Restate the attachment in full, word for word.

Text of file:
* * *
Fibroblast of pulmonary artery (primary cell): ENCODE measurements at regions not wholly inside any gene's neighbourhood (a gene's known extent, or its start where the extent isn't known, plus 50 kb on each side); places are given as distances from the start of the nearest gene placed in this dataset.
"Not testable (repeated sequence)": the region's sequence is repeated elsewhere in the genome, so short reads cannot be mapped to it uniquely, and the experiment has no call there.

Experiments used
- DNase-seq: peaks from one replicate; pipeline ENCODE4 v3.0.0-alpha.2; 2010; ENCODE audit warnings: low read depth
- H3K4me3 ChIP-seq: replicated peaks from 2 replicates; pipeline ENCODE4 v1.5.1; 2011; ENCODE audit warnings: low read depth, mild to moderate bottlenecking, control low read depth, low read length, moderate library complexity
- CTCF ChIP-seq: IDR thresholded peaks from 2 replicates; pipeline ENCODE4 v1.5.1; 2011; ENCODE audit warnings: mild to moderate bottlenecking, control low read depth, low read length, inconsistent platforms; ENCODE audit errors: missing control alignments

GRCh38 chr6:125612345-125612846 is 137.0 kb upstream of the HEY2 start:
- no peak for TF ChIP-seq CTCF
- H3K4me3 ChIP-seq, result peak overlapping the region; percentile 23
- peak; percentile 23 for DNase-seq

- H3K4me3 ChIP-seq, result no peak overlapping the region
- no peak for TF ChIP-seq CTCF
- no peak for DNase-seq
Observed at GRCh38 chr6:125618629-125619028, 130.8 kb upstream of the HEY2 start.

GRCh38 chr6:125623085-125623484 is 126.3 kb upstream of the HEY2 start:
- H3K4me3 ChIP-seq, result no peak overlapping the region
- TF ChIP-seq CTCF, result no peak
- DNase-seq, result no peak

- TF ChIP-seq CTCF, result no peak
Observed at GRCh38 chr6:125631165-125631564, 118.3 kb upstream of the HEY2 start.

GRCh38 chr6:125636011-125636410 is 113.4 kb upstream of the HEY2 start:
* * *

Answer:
Fibroblast of pulmonary artery (primary cell): ENCODE measurements at regions not wholly inside any gene's neighbourhood (a gene's known extent, or its start where the extent isn't known, plus 50 kb on each side); places are given as distances from the start of the nearest gene placed in this dataset.
"Not testable (repeated sequence)": the region's sequence is repeated elsewhere in the genome, so short reads cannot be mapped to it uniquely, and the experiment has no call there.

Experiments used
- DNase-seq: peaks from one replicate; pipeline ENCODE4 v3.0.0-alpha.2; 2010; ENCODE audit warnings: low read depth
- H3K4me3 ChIP-seq: replicated peaks from 2 replicates; pipeline ENCODE4 v1.5.1; 2011; ENCODE audit warnings: low read depth, mild to moderate bottlenecking, control low read depth, low read length, moderate library complexity
- CTCF ChIP-seq: IDR thresholded peaks from 2 replicates; pipeline ENCODE4 v1.5.1; 2011; ENCODE audit warnings: mild to moderate bottlenecking, control low read depth, low read length, inconsistent platforms; ENCODE audit errors: missing control alignments

GRCh38 chr6:125612345-125612846 is 137.0 kb upstream of the HEY2 start:
- no peak for TF ChIP-seq CTCF
- H3K4me3 ChIP-seq, result peak overlapping the region; percentile 23
- peak; percentile 23 for DNase-seq

- H3K4me3 ChIP-seq, result no peak overlapping the region
- no peak for TF ChIP-seq CTCF
- no peak for DNase-seq
Observed at GRCh38 chr6:125618629-125619028, 130.8 kb upstream of the HEY2 start.

GRCh38 chr6:125623085-125623484 is 126.3 kb upstream of the HEY2 start:
- H3K4me3 ChIP-seq, result no peak overlapping the region
- TF ChIP-seq CTCF, result no peak
- DNase-seq, result no peak

- TF ChIP-seq CTCF, result no peak
Observed at GRCh38 chr6:125631165-125631564, 118.3 kb upstream of the HEY2 start.

GRCh38 chr6:125636011-125636410 is 113.4 kb upstream of the HEY2 start: